Facebook to be fined £500,000 after Cambridge Analytica scandal

Facebook to be fined £500,000 after Cambridge Analytica scandal

Wednesday, July 11, 2018

Britain's data watchdog intends to fine Facebook £500,000 for two breaches of the Data Protection Act.

The Information Commissioner's Office (ICO) said the social media giant broke the law by failing to safeguard people's information and failing to be transparent about how people's data was harvested by others.

Despite the proposed fine being a record for the watchdog, campaigners said it was "unacceptable", as under new GDPR data laws the penalty could have been hundreds of millions.

Data harvested from around 87 million people

Facebook, with CA, has been the focus of the ICO's investigation since February when evidence emerged that an app had been used to harvest the data of 50 million Facebook users around the world.

The total is now estimated at 87 million, the ICO said.

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In March 2017, the ICO began looking into whether personal data had been misused by campaigns on both sides of the UK's 2016 EU referendum.

It later launched an investigation that included political parties, data analytics companies and major social media platforms.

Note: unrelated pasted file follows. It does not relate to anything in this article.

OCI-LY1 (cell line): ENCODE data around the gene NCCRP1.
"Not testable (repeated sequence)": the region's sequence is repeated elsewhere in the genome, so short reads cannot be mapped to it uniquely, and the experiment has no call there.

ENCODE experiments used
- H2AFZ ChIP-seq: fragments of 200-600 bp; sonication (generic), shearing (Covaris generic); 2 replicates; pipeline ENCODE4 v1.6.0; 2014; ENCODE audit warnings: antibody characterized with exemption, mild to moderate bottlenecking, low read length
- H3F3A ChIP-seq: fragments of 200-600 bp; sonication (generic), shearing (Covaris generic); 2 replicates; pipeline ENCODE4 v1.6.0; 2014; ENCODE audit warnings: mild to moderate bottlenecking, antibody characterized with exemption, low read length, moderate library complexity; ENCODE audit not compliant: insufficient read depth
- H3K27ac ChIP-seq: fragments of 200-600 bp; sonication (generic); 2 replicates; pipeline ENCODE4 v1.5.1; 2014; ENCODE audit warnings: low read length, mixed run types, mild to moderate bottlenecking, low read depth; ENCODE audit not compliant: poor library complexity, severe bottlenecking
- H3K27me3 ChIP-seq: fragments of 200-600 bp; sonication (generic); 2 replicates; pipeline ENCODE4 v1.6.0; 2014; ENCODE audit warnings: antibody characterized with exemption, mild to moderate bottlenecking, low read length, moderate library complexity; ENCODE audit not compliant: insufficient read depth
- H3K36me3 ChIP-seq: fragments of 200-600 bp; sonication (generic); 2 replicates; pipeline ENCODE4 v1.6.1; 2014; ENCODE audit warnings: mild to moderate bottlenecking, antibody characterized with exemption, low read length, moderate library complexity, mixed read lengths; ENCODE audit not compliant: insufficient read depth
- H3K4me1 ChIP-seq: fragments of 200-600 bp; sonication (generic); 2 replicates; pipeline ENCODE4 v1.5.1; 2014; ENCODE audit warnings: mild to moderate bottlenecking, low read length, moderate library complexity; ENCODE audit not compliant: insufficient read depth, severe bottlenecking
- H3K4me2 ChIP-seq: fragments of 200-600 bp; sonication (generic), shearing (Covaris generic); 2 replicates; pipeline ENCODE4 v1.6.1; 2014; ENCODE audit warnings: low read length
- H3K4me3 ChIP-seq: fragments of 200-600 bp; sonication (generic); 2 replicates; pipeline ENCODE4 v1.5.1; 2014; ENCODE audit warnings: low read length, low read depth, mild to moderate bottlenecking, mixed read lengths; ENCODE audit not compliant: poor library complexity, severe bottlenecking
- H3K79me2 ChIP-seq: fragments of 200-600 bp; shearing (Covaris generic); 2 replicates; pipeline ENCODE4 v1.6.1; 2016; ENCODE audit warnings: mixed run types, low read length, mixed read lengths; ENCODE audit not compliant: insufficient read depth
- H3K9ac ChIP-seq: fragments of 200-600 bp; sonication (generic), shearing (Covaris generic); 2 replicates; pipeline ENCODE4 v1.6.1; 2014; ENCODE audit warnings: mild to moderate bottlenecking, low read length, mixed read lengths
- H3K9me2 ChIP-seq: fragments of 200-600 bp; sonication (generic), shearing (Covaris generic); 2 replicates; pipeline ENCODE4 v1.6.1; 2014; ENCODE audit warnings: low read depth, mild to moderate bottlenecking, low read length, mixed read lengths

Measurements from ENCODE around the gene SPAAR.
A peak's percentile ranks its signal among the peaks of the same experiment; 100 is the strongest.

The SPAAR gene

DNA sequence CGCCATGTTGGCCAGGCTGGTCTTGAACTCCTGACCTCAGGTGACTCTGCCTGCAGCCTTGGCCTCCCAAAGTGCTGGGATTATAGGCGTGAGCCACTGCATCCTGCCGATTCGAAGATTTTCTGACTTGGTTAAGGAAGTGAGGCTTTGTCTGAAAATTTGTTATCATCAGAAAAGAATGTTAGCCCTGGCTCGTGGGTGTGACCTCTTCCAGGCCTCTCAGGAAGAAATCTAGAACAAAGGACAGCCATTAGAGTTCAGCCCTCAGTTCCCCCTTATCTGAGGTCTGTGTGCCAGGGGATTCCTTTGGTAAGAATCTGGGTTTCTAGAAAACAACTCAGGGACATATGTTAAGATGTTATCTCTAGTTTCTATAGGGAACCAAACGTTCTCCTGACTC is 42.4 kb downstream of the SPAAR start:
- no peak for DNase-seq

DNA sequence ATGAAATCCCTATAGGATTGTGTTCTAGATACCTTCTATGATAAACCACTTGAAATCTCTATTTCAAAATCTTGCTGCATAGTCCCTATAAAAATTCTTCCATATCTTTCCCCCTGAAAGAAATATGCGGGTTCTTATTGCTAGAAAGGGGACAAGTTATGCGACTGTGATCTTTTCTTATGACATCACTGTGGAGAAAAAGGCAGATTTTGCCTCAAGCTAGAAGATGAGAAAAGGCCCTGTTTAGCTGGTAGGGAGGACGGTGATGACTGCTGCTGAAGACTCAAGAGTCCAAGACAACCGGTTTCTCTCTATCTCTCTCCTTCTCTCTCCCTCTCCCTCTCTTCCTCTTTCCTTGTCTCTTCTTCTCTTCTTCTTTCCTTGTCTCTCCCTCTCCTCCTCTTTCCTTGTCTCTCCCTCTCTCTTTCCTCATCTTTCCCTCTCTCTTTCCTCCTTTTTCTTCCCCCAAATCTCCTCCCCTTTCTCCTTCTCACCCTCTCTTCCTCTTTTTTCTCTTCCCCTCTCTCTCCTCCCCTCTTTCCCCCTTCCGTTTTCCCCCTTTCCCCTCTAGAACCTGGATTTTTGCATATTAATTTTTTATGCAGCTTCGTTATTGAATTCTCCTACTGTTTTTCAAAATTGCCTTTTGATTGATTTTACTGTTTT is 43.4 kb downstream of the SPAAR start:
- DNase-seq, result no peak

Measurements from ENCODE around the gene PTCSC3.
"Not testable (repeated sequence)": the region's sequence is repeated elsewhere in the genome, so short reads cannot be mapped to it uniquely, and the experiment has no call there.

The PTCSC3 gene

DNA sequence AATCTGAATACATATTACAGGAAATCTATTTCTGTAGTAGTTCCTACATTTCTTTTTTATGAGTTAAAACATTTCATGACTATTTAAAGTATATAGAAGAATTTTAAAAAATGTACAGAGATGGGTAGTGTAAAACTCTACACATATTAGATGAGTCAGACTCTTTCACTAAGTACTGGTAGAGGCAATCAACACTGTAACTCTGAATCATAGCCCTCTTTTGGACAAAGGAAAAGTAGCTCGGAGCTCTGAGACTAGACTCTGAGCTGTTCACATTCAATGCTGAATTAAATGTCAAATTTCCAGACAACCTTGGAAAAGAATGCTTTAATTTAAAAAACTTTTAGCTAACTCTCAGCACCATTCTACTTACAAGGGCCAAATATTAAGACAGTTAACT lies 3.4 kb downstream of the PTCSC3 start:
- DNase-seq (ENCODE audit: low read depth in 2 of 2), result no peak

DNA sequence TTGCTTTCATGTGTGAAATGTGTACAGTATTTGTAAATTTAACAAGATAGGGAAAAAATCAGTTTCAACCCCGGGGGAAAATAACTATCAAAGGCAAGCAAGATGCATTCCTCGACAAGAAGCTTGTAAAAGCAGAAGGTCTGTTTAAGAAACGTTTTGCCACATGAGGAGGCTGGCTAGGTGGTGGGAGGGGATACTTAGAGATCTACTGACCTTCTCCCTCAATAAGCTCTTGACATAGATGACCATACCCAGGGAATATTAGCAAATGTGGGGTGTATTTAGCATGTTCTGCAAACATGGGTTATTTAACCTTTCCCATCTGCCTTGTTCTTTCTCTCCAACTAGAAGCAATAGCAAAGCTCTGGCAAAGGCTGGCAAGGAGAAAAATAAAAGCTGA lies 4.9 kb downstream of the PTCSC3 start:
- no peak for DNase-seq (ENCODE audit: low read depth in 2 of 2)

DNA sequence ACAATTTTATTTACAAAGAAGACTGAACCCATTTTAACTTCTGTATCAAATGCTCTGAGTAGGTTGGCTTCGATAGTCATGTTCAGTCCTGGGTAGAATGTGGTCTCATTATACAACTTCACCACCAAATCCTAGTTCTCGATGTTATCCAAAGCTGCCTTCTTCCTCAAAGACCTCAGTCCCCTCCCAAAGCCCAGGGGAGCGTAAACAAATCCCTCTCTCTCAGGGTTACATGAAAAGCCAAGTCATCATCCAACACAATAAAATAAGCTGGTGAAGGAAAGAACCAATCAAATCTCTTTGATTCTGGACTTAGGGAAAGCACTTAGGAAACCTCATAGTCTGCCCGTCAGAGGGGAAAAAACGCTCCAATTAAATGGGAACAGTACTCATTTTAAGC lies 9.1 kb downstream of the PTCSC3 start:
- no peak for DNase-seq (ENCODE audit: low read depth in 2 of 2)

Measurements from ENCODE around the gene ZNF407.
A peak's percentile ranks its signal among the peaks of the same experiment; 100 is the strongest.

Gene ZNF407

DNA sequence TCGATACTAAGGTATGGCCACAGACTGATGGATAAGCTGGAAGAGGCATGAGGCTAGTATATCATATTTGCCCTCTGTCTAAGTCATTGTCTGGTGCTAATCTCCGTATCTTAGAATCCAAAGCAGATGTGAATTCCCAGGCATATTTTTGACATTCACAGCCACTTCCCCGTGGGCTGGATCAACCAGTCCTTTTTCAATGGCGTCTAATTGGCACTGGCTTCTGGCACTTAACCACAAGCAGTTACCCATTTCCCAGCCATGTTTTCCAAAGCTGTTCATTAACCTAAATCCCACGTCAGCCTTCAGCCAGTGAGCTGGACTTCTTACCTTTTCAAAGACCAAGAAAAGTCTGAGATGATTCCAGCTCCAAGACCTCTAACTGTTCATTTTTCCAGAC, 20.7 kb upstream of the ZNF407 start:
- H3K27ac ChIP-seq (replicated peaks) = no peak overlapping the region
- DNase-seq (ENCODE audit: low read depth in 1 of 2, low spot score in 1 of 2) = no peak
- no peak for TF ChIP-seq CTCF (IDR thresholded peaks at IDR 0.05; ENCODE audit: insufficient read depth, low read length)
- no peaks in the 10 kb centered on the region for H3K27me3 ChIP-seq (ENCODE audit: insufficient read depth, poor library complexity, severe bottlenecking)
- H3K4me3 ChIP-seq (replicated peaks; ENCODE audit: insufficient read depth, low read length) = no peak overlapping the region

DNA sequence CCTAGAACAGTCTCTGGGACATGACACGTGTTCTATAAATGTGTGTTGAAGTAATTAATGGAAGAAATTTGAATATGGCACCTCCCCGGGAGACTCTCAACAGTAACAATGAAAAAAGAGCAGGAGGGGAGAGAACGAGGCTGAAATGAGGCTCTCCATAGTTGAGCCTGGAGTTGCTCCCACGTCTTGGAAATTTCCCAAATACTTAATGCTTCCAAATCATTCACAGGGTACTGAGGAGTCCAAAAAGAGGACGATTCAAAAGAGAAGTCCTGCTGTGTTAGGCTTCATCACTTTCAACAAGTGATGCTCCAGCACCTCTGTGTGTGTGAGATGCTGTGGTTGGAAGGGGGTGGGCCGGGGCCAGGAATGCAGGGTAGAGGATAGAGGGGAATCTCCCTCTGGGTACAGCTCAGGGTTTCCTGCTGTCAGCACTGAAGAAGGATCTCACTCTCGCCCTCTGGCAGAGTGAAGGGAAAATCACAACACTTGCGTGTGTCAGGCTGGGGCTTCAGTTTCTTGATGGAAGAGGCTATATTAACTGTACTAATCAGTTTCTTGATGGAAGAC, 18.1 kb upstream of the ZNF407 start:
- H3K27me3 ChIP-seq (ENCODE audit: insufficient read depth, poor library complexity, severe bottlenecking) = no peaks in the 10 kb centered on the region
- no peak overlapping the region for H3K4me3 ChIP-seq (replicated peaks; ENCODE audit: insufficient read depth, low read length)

The progress report on Wednesday gave details of some of the organisations and individuals under investigation, as well as enforcement actions so far.

Facebook has a chance to respond to the Commissioner's Notice of Intent, after which a final decision will be made.

Criminal action against Cambridge Analytica owner

As well as the proposed fine, the regulator also announced a criminal prosecution of SCL Elections (the parent company of CA) for allegedly failing to comply with an enforcement notice.

The ICO had ordered the company to allow an academic to access the data it held.

SCL Elections was liquidated in the wake of the scandal.

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Other regulatory action set out in the report includes warning letters to 11 political parties and notices compelling them to agree to audits of their data protection practices.

Information Commissioner Elizabeth Denham said: "We are at a crossroads.

"Trust and confidence in the integrity of our democratic processes risk being disrupted because the average voter has little idea of what is going on behind the scenes.

"New technologies that use data analytics to micro-target people give campaign groups the ability to connect with individual voters.

"But this cannot be at the expense of transparency, fairness and compliance with the law.

"Fines and prosecutions punish the bad actors, but my real goal is to effect change and restore trust and confidence in our democratic system."

Facebook ‘should have done more’

Erin Egan, chief privacy officer at Facebook, said: "As we have said before, we should have done more to investigate claims about Cambridge Analytica and take action in 2015.

"We have been working closely with the ICO in their investigation of Cambridge Analytica, just as we have with authorities in the US and other countries. We're reviewing the report and will respond to the ICO soon."